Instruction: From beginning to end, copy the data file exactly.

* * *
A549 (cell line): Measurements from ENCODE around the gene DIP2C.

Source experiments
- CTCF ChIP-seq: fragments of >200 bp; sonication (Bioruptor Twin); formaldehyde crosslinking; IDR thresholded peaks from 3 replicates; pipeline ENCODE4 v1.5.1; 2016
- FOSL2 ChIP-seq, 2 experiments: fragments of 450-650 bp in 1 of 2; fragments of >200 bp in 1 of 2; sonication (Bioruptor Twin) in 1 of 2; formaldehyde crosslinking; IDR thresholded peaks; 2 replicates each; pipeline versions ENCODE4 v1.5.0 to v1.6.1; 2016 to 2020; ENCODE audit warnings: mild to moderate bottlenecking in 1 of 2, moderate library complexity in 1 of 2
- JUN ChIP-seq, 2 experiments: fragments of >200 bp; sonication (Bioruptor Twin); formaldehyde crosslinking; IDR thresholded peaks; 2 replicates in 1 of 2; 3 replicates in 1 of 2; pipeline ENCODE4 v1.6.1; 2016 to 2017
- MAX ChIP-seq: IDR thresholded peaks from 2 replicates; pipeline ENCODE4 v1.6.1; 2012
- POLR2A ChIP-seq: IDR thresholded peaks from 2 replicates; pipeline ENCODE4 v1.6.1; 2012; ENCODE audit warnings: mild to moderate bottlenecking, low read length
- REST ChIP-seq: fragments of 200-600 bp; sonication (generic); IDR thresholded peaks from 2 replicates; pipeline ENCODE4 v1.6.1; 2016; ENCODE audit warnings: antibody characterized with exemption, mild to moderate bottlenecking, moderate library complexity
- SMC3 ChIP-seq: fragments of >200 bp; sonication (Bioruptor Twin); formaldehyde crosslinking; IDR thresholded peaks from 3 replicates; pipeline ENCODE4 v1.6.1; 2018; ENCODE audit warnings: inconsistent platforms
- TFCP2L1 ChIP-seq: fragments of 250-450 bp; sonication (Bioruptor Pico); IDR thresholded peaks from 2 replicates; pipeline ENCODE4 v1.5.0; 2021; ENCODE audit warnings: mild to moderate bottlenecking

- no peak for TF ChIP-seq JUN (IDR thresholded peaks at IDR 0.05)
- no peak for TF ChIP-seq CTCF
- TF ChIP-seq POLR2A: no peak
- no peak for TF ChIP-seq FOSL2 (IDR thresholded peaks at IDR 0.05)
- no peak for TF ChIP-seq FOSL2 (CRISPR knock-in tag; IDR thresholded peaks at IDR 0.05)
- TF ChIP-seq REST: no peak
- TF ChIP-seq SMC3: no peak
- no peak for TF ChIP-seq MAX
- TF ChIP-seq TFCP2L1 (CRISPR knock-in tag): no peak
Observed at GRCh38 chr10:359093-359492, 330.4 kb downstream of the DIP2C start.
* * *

A549 (cell line): Measurements from ENCODE around the gene DIP2C.

Source experiments
- CTCF ChIP-seq: fragments of >200 bp; sonication (Bioruptor Twin); formaldehyde crosslinking; IDR thresholded peaks from 3 replicates; pipeline ENCODE4 v1.5.1; 2016
- FOSL2 ChIP-seq, 2 experiments: fragments of 450-650 bp in 1 of 2; fragments of >200 bp in 1 of 2; sonication (Bioruptor Twin) in 1 of 2; formaldehyde crosslinking; IDR thresholded peaks; 2 replicates each; pipeline versions ENCODE4 v1.5.0 to v1.6.1; 2016 to 2020; ENCODE audit warnings: mild to moderate bottlenecking in 1 of 2, moderate library complexity in 1 of 2
- JUN ChIP-seq, 2 experiments: fragments of >200 bp; sonication (Bioruptor Twin); formaldehyde crosslinking; IDR thresholded peaks; 2 replicates in 1 of 2; 3 replicates in 1 of 2; pipeline ENCODE4 v1.6.1; 2016 to 2017
- MAX ChIP-seq: IDR thresholded peaks from 2 replicates; pipeline ENCODE4 v1.6.1; 2012
- POLR2A ChIP-seq: IDR thresholded peaks from 2 replicates; pipeline ENCODE4 v1.6.1; 2012; ENCODE audit warnings: mild to moderate bottlenecking, low read length
- REST ChIP-seq: fragments of 200-600 bp; sonication (generic); IDR thresholded peaks from 2 replicates; pipeline ENCODE4 v1.6.1; 2016; ENCODE audit warnings: antibody characterized with exemption, mild to moderate bottlenecking, moderate library complexity
- SMC3 ChIP-seq: fragments of >200 bp; sonication (Bioruptor Twin); formaldehyde crosslinking; IDR thresholded peaks from 3 replicates; pipeline ENCODE4 v1.6.1; 2018; ENCODE audit warnings: inconsistent platforms
- TFCP2L1 ChIP-seq: fragments of 250-450 bp; sonication (Bioruptor Pico); IDR thresholded peaks from 2 replicates; pipeline ENCODE4 v1.5.0; 2021; ENCODE audit warnings: mild to moderate bottlenecking

- no peak for TF ChIP-seq JUN (IDR thresholded peaks at IDR 0.05)
- no peak for TF ChIP-seq CTCF
- TF ChIP-seq POLR2A: no peak
- no peak for TF ChIP-seq FOSL2 (IDR thresholded peaks at IDR 0.05)
- no peak for TF ChIP-seq FOSL2 (CRISPR knock-in tag; IDR thresholded peaks at IDR 0.05)
- TF ChIP-seq REST: no peak
- TF ChIP-seq SMC3: no peak
- no peak for TF ChIP-seq MAX
- TF ChIP-seq TFCP2L1 (CRISPR knock-in tag): no peak
Observed at GRCh38 chr10:359093-359492, 330.4 kb downstream of the DIP2C start.